One thing that plays a role in shaping how sacred texts are handled in several religious traditions is the presence of the name of the divine. In Judaism things that have on them one of the names of God must be treated differently. “In a Talmudic discussion of what is to be saved on a Sabbath in cases of fire, all parts of the TaNaKh are mentioned to prevent them from being dishonorably burnt as something worthless (see bTalmud, Shabbath 115a).” (p.17) Similar concerns for texts with the names of the divine are found in Islam.

Within the various religious traditions, the three most frequently cited means of disposal, match the three most common means of disposing of human remains; burying, burning, and disposing in water (at sea).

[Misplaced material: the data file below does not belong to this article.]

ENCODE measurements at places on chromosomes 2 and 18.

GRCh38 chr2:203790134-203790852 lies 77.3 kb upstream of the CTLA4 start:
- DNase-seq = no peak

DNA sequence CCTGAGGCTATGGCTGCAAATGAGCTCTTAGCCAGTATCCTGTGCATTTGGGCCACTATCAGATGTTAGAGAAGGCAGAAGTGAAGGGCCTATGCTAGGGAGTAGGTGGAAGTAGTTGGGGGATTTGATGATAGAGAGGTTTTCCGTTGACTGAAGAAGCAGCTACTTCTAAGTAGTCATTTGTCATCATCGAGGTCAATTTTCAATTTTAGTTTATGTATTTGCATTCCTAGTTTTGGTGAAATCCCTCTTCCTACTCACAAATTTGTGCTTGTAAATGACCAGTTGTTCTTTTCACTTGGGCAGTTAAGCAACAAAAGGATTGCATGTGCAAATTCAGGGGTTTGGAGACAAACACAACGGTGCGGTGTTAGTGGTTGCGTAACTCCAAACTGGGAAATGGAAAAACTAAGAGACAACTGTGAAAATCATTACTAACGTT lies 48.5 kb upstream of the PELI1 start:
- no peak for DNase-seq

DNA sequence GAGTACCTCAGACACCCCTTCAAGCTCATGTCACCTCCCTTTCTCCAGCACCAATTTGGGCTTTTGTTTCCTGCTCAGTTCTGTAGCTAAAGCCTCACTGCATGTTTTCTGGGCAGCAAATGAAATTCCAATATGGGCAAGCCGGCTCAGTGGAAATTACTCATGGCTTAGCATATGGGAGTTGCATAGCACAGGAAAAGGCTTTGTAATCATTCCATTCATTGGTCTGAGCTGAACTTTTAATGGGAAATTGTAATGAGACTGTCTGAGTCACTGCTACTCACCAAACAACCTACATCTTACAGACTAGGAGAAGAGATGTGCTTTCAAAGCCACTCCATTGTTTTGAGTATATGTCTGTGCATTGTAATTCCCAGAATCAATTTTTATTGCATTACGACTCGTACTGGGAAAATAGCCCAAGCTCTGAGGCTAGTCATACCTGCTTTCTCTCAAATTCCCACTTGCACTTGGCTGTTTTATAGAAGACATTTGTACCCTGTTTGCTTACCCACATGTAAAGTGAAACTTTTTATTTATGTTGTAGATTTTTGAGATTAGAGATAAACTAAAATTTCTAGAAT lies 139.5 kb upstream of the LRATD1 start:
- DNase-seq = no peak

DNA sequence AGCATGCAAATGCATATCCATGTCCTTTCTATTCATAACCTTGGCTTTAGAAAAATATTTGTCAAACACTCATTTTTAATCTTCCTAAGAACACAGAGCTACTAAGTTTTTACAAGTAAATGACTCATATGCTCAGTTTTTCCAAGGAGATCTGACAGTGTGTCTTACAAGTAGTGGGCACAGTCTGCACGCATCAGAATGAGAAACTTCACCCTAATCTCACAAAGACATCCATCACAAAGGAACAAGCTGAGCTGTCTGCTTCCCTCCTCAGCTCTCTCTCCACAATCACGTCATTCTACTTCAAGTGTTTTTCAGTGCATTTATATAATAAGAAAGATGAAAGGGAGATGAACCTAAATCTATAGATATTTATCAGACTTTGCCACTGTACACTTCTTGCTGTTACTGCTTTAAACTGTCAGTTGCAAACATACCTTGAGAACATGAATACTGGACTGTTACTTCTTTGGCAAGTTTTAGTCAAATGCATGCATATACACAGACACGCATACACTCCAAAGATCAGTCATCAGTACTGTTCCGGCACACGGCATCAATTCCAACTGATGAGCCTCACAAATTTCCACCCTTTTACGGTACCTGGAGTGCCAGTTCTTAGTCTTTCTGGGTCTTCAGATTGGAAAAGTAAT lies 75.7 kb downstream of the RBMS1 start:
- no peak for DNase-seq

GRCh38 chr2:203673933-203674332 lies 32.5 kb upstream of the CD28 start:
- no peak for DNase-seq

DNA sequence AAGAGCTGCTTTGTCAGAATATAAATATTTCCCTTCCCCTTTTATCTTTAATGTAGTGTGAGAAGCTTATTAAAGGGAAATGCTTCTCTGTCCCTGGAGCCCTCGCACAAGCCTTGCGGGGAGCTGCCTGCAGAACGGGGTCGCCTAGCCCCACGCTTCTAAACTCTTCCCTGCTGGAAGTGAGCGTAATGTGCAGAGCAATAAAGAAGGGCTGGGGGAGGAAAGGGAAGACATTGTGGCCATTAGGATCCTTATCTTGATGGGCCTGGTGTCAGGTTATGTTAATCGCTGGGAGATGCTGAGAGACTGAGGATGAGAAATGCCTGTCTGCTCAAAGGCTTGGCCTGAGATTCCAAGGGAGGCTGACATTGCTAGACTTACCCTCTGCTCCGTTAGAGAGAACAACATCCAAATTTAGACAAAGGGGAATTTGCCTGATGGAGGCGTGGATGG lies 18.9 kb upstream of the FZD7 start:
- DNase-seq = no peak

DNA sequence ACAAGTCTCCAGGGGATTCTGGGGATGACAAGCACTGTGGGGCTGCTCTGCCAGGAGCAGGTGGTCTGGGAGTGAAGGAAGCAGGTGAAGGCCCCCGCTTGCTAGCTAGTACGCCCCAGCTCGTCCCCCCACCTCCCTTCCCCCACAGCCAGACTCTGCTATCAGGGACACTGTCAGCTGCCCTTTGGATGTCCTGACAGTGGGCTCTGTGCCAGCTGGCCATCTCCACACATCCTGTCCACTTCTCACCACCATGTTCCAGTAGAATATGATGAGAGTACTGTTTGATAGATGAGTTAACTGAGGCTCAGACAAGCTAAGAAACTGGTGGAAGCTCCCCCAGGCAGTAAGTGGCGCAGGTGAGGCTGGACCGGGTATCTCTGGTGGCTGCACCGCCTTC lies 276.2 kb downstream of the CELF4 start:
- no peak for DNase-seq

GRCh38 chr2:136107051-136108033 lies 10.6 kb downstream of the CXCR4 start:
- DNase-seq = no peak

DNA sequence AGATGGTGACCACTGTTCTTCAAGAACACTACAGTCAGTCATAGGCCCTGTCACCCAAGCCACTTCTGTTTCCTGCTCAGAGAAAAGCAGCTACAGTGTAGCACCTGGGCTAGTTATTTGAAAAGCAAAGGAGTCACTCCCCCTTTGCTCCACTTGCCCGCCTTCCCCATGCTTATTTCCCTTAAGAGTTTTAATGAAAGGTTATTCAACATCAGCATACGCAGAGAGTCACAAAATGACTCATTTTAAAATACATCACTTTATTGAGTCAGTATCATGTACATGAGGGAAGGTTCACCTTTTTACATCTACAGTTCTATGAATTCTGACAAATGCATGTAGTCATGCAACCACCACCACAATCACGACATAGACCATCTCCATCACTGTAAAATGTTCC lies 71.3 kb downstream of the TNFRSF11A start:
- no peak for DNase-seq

“You treat the Torah like a living person. You give it the respect to return it to the earth. The clay pot will dissolve. The books will dissolve. The parchment will dissolve. All of this will go back to nature as it should.” (p.23 from

The one practice for disposal which was new was mentioned both within Islam and Hinduism and that is submerging the text in water until the water has washed the ink away. Once the text is gone, the volume can be disposed of as it no longer is a sacred text.

Burying texts is a common technique, often with rituals that match the burial of human remains, however, a medieval Japanese Buddhist practice involved burying new copies of their sacred scriptures in the base of mountains in an effort to preserve them.